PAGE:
I ran home with my rented treasure and popped it in the machine, practically vibrating to see what it was all about, why my friend had praised it so, and soon I was being treated to a Millennial Fair. I ran around with the red-headed hero (Crono), ringing bells on the strength game, guessing winners for the races, beating up a training robot, and dancing with people dressed as cavemen, and it was a blast. I totally understood what my friend had been talking about and I eagerly ran around that fair for about two hours, and which point I finally discovered that, yeah…there was actually a hell of a lot more to this game.
Yeah, it’s true, for a good two hours I honestly believed that the Millennial Fair opening of the game was the game. So when another character accidentally opened a time portal and disappeared into the past, prompting my red-haired hero to follow, I was flabbergasted. There was an adventure to play too! Oh, and what an adventure it was, full of time travel, a looming apocalypse, hidden magic, futuristic robots, and actual death…a character in a video game dying. I’d never seen the like before that.
I can’t even explain to you how many hours I sunk into that game. My best friend and I spent countless pocket change on renting it until my father finally decided that it was economically sound to just buy a copy, and that quadrupled my gameplay, easily. I was determined to find every hidden item, defeat every tiny side quest, and unlock each of the multiple endings (which was something else I’d never seen before). And remember, this was before you could just look everything up on the Internet. I had to actually search for all those items, and defeat the end boss dozens of times in hopes that I might have completed the right sequence of events to get a new ending.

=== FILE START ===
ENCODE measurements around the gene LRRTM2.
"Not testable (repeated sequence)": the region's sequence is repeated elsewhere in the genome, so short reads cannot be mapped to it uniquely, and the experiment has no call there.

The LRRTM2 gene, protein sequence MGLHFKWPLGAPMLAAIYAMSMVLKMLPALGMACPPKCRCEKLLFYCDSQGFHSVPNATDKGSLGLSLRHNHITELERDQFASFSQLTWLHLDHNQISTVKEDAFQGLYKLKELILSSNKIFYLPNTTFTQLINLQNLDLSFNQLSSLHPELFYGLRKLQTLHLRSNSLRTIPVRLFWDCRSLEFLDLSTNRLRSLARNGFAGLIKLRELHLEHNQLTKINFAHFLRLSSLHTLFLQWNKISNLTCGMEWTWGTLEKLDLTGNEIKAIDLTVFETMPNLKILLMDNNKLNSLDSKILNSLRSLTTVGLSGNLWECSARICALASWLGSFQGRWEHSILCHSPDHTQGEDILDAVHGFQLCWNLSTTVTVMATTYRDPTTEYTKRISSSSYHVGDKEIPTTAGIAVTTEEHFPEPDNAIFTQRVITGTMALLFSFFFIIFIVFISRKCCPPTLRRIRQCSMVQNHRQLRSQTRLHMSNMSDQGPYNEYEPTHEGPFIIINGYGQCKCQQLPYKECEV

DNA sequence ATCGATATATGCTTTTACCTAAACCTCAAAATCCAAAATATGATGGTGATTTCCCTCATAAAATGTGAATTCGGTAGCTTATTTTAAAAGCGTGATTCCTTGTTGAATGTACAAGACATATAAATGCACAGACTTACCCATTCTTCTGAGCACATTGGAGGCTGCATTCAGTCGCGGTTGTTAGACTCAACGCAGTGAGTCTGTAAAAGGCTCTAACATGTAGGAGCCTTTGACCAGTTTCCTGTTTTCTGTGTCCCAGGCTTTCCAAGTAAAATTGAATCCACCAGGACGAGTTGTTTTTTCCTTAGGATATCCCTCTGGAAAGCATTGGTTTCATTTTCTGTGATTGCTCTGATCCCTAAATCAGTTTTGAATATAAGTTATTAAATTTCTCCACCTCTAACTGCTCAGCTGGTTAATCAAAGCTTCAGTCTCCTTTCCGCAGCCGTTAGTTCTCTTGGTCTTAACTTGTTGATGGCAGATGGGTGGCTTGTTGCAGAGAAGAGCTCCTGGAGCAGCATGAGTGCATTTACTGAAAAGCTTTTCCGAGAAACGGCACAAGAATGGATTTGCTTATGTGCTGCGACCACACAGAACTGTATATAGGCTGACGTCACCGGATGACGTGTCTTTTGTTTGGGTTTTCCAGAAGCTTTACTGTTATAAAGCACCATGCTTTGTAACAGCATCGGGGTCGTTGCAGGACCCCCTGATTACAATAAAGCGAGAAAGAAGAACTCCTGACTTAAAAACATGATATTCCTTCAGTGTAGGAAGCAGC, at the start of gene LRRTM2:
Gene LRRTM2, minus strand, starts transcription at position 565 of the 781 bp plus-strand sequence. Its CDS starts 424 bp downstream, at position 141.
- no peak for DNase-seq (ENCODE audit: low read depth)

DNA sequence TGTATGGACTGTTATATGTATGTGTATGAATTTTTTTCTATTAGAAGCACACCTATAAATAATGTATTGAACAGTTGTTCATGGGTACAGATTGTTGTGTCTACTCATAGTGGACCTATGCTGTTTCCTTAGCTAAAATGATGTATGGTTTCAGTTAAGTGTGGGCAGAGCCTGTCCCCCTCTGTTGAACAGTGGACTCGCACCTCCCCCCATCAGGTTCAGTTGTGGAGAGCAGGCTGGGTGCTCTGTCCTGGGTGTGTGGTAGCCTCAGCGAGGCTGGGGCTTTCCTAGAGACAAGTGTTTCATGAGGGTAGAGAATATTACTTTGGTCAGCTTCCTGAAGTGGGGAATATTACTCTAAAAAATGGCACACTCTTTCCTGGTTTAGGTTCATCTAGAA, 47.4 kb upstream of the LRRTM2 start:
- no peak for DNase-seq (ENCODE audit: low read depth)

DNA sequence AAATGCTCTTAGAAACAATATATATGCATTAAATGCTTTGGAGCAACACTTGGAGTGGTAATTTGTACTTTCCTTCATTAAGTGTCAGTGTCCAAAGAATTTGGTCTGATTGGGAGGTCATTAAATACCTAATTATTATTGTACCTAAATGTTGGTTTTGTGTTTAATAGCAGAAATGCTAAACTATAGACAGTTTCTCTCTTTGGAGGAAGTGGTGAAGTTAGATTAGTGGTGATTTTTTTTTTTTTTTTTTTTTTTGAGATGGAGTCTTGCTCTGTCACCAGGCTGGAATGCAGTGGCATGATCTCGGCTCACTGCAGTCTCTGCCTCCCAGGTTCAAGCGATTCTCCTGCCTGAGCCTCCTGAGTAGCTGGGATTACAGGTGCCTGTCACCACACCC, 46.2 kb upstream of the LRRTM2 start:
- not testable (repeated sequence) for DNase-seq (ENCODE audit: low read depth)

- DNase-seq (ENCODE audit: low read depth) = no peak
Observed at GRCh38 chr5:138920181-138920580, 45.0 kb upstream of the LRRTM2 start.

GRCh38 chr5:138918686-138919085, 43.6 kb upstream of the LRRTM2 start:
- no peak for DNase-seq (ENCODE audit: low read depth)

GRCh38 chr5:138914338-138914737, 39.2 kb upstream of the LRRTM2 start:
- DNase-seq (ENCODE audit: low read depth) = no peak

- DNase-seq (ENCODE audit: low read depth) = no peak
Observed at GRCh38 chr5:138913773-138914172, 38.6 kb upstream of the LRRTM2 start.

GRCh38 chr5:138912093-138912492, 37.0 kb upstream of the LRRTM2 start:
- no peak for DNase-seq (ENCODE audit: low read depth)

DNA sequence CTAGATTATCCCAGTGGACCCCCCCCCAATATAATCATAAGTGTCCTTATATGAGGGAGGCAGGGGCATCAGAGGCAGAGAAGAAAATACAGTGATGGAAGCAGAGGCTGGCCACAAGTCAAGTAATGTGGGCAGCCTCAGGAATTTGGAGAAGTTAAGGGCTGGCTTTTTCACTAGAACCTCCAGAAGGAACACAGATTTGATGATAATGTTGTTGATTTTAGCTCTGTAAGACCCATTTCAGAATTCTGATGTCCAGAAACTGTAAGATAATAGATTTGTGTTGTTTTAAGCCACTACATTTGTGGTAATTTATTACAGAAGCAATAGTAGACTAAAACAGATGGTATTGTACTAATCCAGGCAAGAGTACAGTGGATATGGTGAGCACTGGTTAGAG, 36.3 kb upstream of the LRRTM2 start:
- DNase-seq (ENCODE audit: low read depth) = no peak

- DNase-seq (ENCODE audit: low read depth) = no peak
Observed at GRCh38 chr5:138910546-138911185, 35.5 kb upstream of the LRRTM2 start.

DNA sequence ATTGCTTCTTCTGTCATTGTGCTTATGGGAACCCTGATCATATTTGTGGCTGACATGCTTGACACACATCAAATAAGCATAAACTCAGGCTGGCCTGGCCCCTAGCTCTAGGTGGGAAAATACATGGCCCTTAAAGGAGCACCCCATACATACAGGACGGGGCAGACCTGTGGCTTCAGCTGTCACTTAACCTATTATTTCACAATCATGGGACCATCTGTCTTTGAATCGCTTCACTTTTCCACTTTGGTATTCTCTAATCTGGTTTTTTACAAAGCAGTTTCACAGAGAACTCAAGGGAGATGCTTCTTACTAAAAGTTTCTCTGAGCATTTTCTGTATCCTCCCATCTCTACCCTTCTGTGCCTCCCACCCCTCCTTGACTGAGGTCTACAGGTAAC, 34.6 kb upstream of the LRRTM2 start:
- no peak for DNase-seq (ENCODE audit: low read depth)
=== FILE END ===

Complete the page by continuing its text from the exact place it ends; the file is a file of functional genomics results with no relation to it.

One of the most heartbreaking moments of my childhood was when I came home from school one day and flipped on Chrono Trigger. I’d been sinking hours and hours into an overachieving attempt to raise all seven playable characters up to the highest level (100, which was depicted by two stars), and I was getting fairly close. I had two of the characters complete and the rest were in the 80’s and 90’s. But when I turned the game on, the screen didn’t load up with that oh-so-familiar title screen. Oh no…what I got was a black screen with a few angry-looking bits of digital lightning flashing across it. I immediately switched the SNES off and grabbed at the game to find that it hadn’t been seated properly. Someone had removed it and not pressed it all the way back down into the system. I pressed it down firmly now, and literally held my breath as I switched the system back on… But the damage had been done. The game had been erased. I had three blank save slots staring at me, mocking me, mocking the countless days I’d spent trying to raise those characters’ levels. I’m not proud. I seriously almost burst into tears.
As it turned out, my mother had removed the game in order to test a used game she and my father had recently picked up for me for Christmas: one Final Fantasy III (VI, in Japan), which just barely beats out Chrono Trigger as my favorite game of all time. I forgave her, because ohmygodFinalFantasyIII, but I still to this day lament the fact that I never got all seven characters to the maximum level. Later in life I even picked up the remastered Nintendo DS version of the game, but as an adult I’ve never had the time or inclination required to undertake so much level-grinding again.
Still, I definitely credit Chrono Trigger with truly turning me into a “gamer”. It was the game that awakened a desire to do everything, to see everything, to experience ever tiny detail that the programmers had hidden within. To this day, although I’ve enjoyed plenty of games since the SNES, all my favorite games are from that console: Chrono Trigger, Final Fantasy III, Breath of Fire II, Illusion of Gaia, Secret of Mana… You could say that I became a bit of an RPG-maniac.
These days I don’t have nearly as much time for games, and I tend to choose ones that can be completed much quicker than the 20+-hour sagas I played as a kid. But that’s okay because I hold the memory of first playing those games deep down among some of the most wonderful memories of my childhood. And in the meantime, I’m busy raising a new gamer to make memories with her favorite games. 🙂
One thought on “8-bit Teeth, Red-haired Heroes, and a Mother-Gamer’s Pride”
Our kids were born with the internet and great games. We had to grow into it. My dad LOVED pitfall. Mom says that in college he mapped out every single board. We loved Space Invaders, too. Tetris was popular at our house on the NES. We have it for the Wii now. Now the boys are playing Lego Star Wars on the Wii. They’re gaming AND learning the names of all the characters! Geek dad Win/Win!